Iowa State University researchers are currently conducting a limited pig growth study comparing eight different dietary treatments. Very preliminary results show that feeding a 97 percent corn diet vs. a typical corn-soy diet with the goal of holding the pigs for three weeks could provide the producer a lower-cost diet. This could maximize opportunities to get the pigs to market later than usual. Corn-only diets must be balanced for mineral and vitamin requirements.
Good producers keep an eye on the feeder adjustment to prevent wasted feed, but this is a time when tightening the feeder openings will yield additional needed results. A feed pan with 15-20 percent coverage provides necessary nutrition. This type of strategy requires more intensive monitoring of the pigs to ensure that feeders don’t become restricted and that aggressive behavior isn’t an issue in the group of pigs.
High summer temperatures always reduce pig growth, and adjusting barn ventilation to mimic that seasonal effect is a strategy producers may choose. As always, pig well-being is the number-one consideration, and the producer in consultation with a ventilation engineer can arrive at a solution which may help slow pig growth for the short term.
As pigs gain weight and take up more pen space, their growth tends to slow. Typical management would have the pig farmer market the larger pigs out of many pens in the barn to thin out the group and allow the remaining pigs to grow faster. A producer who needs to slow the pigs’ growth is advised to keep the groups together to reduce the compensatory gain normally achieved when a few head are removed.
Minnesota agency assistance
Minnesota’s Pollution Control Agency has issued a swine-specific guidance which approves flexibility for producers who need to overstock their barn(s) to accommodate limited pen space. MPCA will approve a 45-day overstock of barns without producers obtaining the environmental National Pollutant Discharge Elimination system or State Disposal System permit variances. Producers must meet manure containment criteria detailed in the guidance, and must contact the county feedlot officer for local ordinances and conditional uUse permits. Both the MPCA Regulatory Relief Guidance and an application template can be found at the Minnesota Pork Producers Association Covid-19 resources page ( https://www.mppainsider.org/covid-19/).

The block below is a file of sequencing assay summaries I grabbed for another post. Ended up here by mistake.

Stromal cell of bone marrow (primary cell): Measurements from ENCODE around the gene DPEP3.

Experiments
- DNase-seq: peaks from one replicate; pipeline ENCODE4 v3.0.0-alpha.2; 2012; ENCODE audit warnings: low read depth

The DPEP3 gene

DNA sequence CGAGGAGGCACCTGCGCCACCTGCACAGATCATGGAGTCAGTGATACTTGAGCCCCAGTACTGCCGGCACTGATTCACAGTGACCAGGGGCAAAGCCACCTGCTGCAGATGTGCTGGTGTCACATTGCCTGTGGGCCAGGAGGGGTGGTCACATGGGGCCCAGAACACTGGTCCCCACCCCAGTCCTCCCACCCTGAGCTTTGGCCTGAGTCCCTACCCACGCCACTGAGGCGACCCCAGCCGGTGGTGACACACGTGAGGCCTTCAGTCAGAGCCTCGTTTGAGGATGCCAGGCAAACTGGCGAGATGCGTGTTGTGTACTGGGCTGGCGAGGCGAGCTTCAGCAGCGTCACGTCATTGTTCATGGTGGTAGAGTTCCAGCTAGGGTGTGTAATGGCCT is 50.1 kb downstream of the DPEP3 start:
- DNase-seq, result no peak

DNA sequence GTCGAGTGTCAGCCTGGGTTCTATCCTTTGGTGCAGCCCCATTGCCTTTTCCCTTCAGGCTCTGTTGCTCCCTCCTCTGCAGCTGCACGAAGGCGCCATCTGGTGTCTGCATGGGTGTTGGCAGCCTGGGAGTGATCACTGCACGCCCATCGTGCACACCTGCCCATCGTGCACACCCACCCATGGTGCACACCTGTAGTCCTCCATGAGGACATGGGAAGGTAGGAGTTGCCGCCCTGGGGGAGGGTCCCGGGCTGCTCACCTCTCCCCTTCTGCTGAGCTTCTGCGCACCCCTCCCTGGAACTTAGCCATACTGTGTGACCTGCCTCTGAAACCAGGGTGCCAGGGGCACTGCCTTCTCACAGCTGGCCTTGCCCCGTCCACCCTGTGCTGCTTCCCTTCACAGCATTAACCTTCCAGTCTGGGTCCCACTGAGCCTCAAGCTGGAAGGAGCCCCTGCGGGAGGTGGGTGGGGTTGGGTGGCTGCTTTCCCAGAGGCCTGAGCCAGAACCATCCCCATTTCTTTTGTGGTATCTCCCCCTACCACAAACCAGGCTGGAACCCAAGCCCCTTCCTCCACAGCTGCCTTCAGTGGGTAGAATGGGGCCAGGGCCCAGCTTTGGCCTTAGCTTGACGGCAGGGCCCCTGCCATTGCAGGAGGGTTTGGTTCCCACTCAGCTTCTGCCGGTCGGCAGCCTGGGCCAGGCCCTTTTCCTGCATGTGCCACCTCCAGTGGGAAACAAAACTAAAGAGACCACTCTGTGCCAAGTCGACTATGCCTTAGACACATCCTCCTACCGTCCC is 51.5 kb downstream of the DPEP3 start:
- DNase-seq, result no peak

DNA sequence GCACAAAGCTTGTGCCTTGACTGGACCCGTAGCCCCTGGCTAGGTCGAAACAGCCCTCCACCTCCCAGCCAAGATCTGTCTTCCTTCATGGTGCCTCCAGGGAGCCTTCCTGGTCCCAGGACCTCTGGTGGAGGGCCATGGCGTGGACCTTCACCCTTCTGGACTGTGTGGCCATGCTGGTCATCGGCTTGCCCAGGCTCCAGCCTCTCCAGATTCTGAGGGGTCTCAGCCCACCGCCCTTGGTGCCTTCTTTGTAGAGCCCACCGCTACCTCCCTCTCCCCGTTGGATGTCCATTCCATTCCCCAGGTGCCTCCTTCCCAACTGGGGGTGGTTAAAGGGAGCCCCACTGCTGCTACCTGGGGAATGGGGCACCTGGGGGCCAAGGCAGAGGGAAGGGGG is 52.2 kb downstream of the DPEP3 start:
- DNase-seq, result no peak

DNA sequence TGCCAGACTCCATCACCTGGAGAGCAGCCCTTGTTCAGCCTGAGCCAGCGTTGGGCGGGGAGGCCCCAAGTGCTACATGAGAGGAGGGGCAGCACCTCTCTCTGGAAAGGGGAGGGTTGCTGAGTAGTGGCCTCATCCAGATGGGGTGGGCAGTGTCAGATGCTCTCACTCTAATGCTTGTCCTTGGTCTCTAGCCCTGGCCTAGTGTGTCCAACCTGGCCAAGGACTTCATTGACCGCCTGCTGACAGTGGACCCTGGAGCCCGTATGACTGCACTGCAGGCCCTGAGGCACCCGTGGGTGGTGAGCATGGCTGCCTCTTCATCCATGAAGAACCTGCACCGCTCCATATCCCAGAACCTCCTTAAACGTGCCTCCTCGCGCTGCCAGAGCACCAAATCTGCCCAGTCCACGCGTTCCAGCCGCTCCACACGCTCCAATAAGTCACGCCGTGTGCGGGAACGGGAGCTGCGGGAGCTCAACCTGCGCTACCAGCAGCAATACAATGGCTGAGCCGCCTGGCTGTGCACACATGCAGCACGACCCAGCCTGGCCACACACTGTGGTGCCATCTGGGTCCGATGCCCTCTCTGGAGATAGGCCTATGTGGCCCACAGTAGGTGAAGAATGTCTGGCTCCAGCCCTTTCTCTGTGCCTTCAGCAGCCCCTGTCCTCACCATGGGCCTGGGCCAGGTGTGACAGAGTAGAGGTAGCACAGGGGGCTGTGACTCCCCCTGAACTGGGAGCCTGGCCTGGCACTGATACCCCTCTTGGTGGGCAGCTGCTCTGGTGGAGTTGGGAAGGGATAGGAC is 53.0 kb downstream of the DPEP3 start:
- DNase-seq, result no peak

Minnesota’s Department of Agriculture is working to locate opportunities for producers who need meat processing because of harvest plant closure and lost markets. If producers need animal processing help, they may contact Jim Ostlie at (320) 842-6910; Jim.Ostlie@state.mn.us or Courtney VanderMey (651) 201-6135).
MDS has also created an expedited approval process to review and accept Minnesota custom exempt slaughter establishments who would like to process animals under continuous inspection. Custom exempt processors who meet the minimum requirements will be granted a 90-day provisional grant of inspection. Custom exempt processors should contact Meat, Poultry and Egg Inspection directly at MDA.MeatPoultryEgg@state.mn.us or telephone Levi Muhl (651) 201-6216), Erik Jopp (320) 248-9515) or Jennifer Stephes (651) 201-6192).
If, as a last resort, pigs have to be euthanized, the Minnesota Board of Animal Health has experts who can answer carcass disposal questions. The board also has an emergency carcass disposal guide which is found at z.umn.edu/MNBAH-EmergencyCarcassDisposal.
The U.S. Department of Agriculture’s Natural Resources Conservation Service has allocated special funding for livestock producers who have emergency animal mortalities. Through the NRCS Environmental Quality Incentives Program, producers can apply for resources to assist in handling animal mortalities. Producers should contact their local USDA Service Center (https://www.nrcs.usda.gov/wps/portal/nrcs/mn/contact/local/).
Spring 2020 began with tremendous crop planting weather and an optimistic forecast. The Covid-19 outbreak has damaged livestock markets and affected production in ways yet to be discovered. Although farmers are accustomed to dealing with events beyond their control, this chaos is difficult to live through and tremendously stressful. Assistance in dealing with farming’s challenges and struggles is found through University of Minnesota Extension’s Farm and Rural Stress programs which can be accessed at https://extension.umn.edu/rural-stress or through MDA’s Minnesota Farm and Rural Helpline at 1-833-600-2670.
Diane DeWitte is an Extension Educator specializing in swine for the University of Minnesota Extension. Her e-mail address is email@example.com